The irony is razor sharp. Chinese telecom majors Huawei and ZTE, which until a few months ago were not allowed to supply GSM equipment to Bharat Sanchar Nigam Ltd (BSNL) due to security concerns raised by the government, may be the only bidders fighting for the new tender for installing a GSM network of 5.5 million telephone lines in Northern and Eastern zones.
This is due to the new Home Ministry security guidelines that make it mandatory for all vendors to share their source code — a software that runs the telecom equipment — with the government.
European giant Ericsson, which accounts for about 50 per cent of BSNL’s existing network, has already withdrawn from the tender citing its inability to meet the new security guidelines.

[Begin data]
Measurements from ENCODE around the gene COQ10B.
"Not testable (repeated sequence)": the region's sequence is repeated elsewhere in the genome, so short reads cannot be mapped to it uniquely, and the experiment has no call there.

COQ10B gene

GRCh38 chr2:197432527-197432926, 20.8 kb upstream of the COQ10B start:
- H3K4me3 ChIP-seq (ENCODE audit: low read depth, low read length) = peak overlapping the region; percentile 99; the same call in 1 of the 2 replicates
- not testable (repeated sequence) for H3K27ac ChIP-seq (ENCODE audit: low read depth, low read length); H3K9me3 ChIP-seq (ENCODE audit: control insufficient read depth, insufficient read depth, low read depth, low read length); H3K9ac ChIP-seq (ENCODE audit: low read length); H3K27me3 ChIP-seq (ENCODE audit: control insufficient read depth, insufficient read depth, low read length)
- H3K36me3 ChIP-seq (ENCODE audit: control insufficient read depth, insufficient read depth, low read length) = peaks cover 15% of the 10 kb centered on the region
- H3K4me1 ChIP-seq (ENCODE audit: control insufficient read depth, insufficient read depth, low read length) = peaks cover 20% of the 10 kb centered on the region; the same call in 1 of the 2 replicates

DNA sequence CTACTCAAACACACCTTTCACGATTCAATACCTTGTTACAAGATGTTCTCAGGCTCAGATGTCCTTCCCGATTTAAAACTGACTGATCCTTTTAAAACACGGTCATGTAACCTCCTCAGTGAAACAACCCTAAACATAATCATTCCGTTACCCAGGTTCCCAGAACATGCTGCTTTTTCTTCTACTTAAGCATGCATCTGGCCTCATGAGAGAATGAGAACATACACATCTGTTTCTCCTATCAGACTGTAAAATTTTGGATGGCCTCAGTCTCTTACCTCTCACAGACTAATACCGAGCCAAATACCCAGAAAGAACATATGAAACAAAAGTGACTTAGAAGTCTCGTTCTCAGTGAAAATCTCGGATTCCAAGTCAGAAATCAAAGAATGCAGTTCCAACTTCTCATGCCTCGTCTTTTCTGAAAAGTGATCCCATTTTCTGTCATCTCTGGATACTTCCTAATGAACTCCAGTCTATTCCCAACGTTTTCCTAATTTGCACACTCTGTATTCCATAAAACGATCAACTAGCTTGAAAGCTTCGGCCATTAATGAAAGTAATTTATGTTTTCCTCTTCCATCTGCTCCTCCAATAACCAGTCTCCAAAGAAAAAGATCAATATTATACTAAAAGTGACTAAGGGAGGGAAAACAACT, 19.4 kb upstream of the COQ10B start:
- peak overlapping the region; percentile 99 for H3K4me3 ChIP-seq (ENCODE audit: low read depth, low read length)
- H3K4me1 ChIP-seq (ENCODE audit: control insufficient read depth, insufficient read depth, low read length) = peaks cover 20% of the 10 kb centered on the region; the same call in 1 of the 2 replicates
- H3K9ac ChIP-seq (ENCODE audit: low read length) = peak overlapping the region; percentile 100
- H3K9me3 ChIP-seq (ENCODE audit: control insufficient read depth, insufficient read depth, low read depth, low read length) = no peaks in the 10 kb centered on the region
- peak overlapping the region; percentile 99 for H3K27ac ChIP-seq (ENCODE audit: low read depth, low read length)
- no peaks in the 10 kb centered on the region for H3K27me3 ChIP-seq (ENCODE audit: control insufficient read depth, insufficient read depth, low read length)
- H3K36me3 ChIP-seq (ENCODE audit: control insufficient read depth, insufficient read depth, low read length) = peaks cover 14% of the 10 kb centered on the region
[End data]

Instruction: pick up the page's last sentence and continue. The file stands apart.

“This tender requires the vendor to mandatory deposit the hardware and software code in an Escrow account,” said P. Balaji, vice president (business development), Ericsson India Pvt. Ltd.
Officials of all European and US companies, including Nokia Siemens Network (NSN) and Alcatel Lucent had recently told the Home Ministry that they could not meet the new security guidelines.
“We have shared our opinion with the relevant authorities that the proposed escrow clause is not feasible to implement,” said the official spokesperson of NSN.
Alcatel Lucent did not respond to emailed queries.
The Chinese companies are on the offensive. “We would like to be in total compliance of the security requirements of our government,” ZTE Telecom CMD D.K. Ghosh told HT. “We are confident of meeting the requirements.”
Earlier, intelligence agencies had asked the government to ban telecom operators from using Chinese equipment in their networks due to security concerns.